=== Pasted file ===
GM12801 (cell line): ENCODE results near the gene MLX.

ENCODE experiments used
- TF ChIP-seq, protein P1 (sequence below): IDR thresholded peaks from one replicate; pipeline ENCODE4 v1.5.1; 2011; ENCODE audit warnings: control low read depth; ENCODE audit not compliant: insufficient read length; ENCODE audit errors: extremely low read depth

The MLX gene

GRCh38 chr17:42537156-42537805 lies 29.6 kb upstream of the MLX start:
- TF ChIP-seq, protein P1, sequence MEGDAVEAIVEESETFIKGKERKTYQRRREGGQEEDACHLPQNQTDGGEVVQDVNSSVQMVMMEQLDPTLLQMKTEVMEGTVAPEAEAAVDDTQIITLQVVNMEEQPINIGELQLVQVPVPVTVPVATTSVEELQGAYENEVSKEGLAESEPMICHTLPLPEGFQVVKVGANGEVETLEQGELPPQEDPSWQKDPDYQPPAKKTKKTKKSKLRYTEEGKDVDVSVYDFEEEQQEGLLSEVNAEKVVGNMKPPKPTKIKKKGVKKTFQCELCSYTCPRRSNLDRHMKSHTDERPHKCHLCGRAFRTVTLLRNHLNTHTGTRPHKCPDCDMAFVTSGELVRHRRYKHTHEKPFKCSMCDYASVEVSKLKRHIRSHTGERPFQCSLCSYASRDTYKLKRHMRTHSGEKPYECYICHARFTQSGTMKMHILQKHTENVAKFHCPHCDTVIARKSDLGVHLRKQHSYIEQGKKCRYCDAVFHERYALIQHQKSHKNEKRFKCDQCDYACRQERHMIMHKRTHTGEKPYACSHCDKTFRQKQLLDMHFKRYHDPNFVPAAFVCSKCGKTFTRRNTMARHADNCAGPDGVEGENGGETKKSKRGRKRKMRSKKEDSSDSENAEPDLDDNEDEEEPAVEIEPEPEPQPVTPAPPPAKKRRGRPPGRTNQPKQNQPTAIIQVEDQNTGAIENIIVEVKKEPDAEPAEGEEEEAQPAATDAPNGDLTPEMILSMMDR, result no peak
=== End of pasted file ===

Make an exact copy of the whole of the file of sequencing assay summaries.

GM12801 (cell line): ENCODE results near the gene MLX.

ENCODE experiments used
- TF ChIP-seq, protein P1 (sequence below): IDR thresholded peaks from one replicate; pipeline ENCODE4 v1.5.1; 2011; ENCODE audit warnings: control low read depth; ENCODE audit not compliant: insufficient read length; ENCODE audit errors: extremely low read depth

The MLX gene

GRCh38 chr17:42537156-42537805 lies 29.6 kb upstream of the MLX start:
- TF ChIP-seq, protein P1, sequence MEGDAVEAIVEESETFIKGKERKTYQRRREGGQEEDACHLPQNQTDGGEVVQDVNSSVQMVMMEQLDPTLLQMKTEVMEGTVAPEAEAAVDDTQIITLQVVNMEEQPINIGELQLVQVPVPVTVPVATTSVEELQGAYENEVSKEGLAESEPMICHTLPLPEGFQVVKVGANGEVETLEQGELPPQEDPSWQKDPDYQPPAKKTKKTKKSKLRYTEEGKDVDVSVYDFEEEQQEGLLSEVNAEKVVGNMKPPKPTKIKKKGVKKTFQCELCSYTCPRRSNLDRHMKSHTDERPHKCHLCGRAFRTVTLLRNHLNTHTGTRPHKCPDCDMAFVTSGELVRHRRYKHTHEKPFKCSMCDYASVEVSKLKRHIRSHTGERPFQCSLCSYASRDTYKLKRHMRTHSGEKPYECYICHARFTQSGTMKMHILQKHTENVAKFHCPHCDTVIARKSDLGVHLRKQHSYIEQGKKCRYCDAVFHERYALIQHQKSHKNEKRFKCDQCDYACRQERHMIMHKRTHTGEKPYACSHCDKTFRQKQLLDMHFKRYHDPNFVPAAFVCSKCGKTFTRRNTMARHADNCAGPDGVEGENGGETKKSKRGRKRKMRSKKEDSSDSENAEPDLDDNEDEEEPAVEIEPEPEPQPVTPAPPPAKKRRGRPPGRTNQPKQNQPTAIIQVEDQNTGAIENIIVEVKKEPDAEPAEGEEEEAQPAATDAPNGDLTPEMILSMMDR, result no peak